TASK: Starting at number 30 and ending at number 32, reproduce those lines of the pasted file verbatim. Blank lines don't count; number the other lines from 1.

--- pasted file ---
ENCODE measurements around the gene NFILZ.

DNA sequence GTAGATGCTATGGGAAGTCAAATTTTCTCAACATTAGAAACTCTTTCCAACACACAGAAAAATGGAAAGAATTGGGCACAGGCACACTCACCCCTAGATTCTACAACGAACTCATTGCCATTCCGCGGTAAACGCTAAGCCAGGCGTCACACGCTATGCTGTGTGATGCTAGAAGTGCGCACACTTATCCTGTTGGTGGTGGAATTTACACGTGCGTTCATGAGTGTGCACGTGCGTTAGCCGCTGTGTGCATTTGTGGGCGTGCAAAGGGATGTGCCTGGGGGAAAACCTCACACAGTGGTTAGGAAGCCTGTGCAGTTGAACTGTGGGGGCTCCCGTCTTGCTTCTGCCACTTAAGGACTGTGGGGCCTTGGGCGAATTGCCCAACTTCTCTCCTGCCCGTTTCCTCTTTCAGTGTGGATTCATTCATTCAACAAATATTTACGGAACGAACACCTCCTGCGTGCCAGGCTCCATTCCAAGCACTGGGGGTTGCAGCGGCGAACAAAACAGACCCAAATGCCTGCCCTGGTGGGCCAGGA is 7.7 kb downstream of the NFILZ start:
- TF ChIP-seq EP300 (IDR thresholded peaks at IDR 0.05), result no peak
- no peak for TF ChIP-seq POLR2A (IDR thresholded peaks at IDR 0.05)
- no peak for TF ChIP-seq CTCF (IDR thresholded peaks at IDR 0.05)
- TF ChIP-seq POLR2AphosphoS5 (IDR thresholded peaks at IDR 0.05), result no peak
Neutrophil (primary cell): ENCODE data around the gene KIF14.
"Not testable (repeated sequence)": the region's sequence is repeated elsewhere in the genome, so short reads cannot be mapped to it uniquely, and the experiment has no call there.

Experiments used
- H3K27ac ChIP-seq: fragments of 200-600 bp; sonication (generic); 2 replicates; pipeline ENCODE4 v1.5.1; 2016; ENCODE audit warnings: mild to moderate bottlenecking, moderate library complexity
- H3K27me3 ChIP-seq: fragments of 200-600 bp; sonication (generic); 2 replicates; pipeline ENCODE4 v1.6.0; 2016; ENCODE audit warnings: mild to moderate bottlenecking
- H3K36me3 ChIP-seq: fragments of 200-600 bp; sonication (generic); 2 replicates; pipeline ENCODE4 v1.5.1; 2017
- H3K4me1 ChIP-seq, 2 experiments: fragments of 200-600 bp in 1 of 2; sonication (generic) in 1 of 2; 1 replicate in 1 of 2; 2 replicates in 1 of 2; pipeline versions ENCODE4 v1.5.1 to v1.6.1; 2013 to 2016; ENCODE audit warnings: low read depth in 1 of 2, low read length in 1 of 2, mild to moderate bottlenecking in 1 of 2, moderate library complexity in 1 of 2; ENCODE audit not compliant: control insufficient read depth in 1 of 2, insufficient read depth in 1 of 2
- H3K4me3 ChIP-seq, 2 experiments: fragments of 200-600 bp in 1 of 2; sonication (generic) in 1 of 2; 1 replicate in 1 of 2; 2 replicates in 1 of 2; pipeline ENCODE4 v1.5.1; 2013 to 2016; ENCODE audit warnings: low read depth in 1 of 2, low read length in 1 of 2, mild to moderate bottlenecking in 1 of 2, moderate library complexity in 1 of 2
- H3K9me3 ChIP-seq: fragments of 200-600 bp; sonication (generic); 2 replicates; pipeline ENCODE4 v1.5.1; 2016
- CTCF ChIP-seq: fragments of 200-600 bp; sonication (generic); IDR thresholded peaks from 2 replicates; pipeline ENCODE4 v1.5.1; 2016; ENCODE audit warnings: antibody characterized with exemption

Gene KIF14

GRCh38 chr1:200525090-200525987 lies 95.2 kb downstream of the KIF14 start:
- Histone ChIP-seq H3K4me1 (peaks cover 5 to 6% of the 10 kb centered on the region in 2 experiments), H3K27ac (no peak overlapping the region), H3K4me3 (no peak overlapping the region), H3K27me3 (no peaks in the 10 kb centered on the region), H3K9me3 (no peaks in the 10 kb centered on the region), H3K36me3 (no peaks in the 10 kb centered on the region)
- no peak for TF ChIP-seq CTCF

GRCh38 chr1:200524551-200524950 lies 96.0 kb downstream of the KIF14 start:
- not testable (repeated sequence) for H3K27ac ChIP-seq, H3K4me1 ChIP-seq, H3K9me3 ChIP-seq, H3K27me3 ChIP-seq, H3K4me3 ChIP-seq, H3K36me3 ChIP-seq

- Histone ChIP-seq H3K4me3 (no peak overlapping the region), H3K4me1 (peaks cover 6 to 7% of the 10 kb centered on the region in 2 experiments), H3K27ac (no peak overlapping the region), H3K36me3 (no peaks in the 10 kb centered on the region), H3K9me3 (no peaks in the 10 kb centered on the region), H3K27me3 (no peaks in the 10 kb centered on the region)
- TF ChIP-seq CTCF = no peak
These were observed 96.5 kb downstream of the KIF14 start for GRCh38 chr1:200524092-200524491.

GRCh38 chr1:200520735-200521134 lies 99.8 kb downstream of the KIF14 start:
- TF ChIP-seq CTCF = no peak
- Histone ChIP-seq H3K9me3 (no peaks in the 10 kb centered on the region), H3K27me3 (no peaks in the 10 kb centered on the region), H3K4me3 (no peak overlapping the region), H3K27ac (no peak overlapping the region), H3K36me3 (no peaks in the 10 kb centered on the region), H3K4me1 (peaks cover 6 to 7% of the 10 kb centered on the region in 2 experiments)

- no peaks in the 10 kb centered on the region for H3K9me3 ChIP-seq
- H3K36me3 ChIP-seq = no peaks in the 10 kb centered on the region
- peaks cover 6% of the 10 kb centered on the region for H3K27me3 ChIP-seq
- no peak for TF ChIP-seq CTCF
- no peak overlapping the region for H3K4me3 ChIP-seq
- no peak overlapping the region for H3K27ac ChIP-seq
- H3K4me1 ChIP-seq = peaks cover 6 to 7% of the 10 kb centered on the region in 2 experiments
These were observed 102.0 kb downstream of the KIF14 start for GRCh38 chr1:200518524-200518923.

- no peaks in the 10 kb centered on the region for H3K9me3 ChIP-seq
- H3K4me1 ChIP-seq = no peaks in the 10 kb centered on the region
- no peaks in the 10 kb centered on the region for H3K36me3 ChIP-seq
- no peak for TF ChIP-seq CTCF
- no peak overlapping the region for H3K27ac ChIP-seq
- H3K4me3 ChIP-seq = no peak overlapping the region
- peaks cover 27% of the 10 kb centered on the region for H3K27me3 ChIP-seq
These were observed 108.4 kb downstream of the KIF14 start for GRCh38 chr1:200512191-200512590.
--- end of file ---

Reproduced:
- H3K36me3 ChIP-seq = no peaks in the 10 kb centered on the region
- peaks cover 6% of the 10 kb centered on the region for H3K27me3 ChIP-seq
- no peak for TF ChIP-seq CTCF